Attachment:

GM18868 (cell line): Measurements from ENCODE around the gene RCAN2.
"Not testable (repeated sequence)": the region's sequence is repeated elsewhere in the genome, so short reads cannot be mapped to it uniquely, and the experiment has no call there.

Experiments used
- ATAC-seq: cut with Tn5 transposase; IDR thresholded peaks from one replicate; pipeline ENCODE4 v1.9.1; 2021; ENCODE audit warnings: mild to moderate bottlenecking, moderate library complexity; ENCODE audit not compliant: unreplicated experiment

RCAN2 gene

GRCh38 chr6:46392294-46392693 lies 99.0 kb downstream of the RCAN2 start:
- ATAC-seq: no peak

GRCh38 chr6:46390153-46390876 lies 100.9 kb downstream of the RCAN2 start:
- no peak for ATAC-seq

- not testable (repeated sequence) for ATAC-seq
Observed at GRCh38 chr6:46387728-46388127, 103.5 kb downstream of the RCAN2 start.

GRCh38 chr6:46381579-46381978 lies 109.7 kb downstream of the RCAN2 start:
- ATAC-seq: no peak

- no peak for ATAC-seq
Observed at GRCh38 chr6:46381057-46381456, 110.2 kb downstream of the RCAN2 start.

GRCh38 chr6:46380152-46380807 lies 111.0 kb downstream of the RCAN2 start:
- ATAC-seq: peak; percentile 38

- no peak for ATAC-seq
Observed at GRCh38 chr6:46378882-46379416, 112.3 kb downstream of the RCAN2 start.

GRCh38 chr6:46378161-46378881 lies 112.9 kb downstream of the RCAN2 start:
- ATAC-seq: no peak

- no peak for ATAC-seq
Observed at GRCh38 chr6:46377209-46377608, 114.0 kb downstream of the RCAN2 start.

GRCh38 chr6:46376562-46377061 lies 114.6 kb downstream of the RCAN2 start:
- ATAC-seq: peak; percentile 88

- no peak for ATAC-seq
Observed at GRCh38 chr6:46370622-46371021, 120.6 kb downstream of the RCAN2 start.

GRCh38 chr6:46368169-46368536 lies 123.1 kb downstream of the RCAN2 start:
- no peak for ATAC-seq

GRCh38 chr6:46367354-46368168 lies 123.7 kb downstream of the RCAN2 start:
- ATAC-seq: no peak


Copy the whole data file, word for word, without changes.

GM18868 (cell line): Measurements from ENCODE around the gene RCAN2.
"Not testable (repeated sequence)": the region's sequence is repeated elsewhere in the genome, so short reads cannot be mapped to it uniquely, and the experiment has no call there.

Experiments used
- ATAC-seq: cut with Tn5 transposase; IDR thresholded peaks from one replicate; pipeline ENCODE4 v1.9.1; 2021; ENCODE audit warnings: mild to moderate bottlenecking, moderate library complexity; ENCODE audit not compliant: unreplicated experiment

RCAN2 gene

GRCh38 chr6:46392294-46392693 lies 99.0 kb downstream of the RCAN2 start:
- ATAC-seq: no peak

GRCh38 chr6:46390153-46390876 lies 100.9 kb downstream of the RCAN2 start:
- no peak for ATAC-seq

- not testable (repeated sequence) for ATAC-seq
Observed at GRCh38 chr6:46387728-46388127, 103.5 kb downstream of the RCAN2 start.

GRCh38 chr6:46381579-46381978 lies 109.7 kb downstream of the RCAN2 start:
- ATAC-seq: no peak

- no peak for ATAC-seq
Observed at GRCh38 chr6:46381057-46381456, 110.2 kb downstream of the RCAN2 start.

GRCh38 chr6:46380152-46380807 lies 111.0 kb downstream of the RCAN2 start:
- ATAC-seq: peak; percentile 38

- no peak for ATAC-seq
Observed at GRCh38 chr6:46378882-46379416, 112.3 kb downstream of the RCAN2 start.

GRCh38 chr6:46378161-46378881 lies 112.9 kb downstream of the RCAN2 start:
- ATAC-seq: no peak

- no peak for ATAC-seq
Observed at GRCh38 chr6:46377209-46377608, 114.0 kb downstream of the RCAN2 start.

GRCh38 chr6:46376562-46377061 lies 114.6 kb downstream of the RCAN2 start:
- ATAC-seq: peak; percentile 88

- no peak for ATAC-seq
Observed at GRCh38 chr6:46370622-46371021, 120.6 kb downstream of the RCAN2 start.

GRCh38 chr6:46368169-46368536 lies 123.1 kb downstream of the RCAN2 start:
- no peak for ATAC-seq

GRCh38 chr6:46367354-46368168 lies 123.7 kb downstream of the RCAN2 start:
- ATAC-seq: no peak